• >So you can just share your data between all the distros at once this way?

        Yep, e.g. in an ‘Ubuntu type’ install when you’re choosing your partitions just enter it manually. Oh and don’t choose the format option ;). Presume it’s similar for Arch etc but it’s a while since I ran Arch. So whatever distro you select the /data stuff is easily available.

        • @JohnT – Wow, that is really cool. I’ll have to try it. Thanks. I did make the mistake of formatting my /home partition many years ago and it’s the sort of mistake you only make once hehehe 😀

  5. Unity is nothing more than a Compiz plugin that creates a Gnome shell. If you install the Compiz Manager (not installed by default), you can tweak and customize Unity or just turn it off.

    Good article!

    • @The Doctor – You can? Wow. I’m gonna try that then, thanks for the tip. Explains the Compiz feel of everything. Sam has been busy 🙂

    • Just as a follow up to what The Doctor said earlier, I installed CCSM and had a look. Unity is indeed listed under the plugins and if you untick it the interface disappears. The problem is there’s nothing else to use because Gnome panel etc has been removed. You could add it all back but at this stage there’s the Ubuntu Classic mode anyway so it would be wasted effort. I took a couple of screen shots for your amusement. Screen 1 Screen 2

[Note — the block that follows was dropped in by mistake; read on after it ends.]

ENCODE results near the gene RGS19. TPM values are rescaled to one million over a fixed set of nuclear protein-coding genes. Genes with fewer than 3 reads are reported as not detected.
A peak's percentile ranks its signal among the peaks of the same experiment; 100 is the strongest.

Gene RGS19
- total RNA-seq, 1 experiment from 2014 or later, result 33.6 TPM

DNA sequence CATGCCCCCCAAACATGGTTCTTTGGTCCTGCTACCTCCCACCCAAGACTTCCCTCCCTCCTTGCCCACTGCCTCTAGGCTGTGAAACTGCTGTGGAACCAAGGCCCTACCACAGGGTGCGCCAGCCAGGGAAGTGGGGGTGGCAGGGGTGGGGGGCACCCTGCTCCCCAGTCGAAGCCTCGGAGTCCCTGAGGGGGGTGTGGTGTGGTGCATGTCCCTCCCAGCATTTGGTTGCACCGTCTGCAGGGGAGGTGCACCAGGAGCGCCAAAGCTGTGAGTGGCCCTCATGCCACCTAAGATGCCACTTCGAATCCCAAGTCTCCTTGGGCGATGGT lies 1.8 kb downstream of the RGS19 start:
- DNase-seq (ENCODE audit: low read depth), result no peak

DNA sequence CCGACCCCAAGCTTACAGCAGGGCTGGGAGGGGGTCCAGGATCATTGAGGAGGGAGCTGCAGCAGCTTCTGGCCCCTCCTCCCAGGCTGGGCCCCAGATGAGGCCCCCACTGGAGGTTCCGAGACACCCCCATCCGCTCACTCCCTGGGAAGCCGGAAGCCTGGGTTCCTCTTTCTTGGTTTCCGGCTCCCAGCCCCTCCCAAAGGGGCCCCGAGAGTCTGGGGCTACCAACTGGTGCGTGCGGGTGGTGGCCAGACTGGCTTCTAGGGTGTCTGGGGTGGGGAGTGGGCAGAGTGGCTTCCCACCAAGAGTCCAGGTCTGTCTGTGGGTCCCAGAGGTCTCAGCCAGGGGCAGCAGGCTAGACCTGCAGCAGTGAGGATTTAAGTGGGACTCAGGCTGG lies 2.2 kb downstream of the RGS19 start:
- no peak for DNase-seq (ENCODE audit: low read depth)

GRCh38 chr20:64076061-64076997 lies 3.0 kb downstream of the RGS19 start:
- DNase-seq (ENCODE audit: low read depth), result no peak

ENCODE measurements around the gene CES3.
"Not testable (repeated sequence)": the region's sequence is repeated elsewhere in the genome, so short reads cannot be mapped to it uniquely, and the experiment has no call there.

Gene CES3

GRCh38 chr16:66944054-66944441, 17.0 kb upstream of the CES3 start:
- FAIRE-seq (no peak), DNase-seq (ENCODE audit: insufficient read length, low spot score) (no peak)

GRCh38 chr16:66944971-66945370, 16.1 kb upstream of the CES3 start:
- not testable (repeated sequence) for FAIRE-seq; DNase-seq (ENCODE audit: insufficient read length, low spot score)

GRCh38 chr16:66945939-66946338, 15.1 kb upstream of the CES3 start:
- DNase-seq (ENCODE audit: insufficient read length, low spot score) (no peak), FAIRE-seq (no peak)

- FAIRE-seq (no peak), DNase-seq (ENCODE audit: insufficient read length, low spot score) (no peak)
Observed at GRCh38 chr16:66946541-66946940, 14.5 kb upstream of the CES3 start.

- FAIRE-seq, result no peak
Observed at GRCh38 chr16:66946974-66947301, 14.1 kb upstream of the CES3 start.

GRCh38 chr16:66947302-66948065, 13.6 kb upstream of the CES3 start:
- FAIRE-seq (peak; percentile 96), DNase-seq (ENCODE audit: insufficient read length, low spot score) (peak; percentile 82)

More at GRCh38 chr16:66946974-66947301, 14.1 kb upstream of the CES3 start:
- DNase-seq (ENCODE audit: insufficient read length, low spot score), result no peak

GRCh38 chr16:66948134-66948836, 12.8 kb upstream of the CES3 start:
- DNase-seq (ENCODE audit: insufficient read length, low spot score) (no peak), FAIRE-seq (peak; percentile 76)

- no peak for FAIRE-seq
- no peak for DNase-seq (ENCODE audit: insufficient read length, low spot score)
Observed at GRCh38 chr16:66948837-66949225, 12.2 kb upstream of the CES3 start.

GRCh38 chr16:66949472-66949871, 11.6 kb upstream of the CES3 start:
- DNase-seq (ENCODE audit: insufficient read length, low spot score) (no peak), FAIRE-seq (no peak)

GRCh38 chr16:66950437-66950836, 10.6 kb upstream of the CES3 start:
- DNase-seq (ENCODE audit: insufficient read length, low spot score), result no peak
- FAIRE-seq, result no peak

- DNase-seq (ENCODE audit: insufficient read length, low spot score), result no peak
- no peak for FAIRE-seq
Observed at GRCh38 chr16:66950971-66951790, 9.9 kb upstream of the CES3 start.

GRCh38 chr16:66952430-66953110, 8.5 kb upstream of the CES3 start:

6. I think the fuss over Unity, Gnome3, KDE4, etc. is all more than just a little over-blown. People can and do learn how to use new / different interfaces. I personally bounce back and forth between XFCE (stock) and Ubuntu (Unity). Lately, I seem to be sticking with Unity more, but that could easily change tomorrow.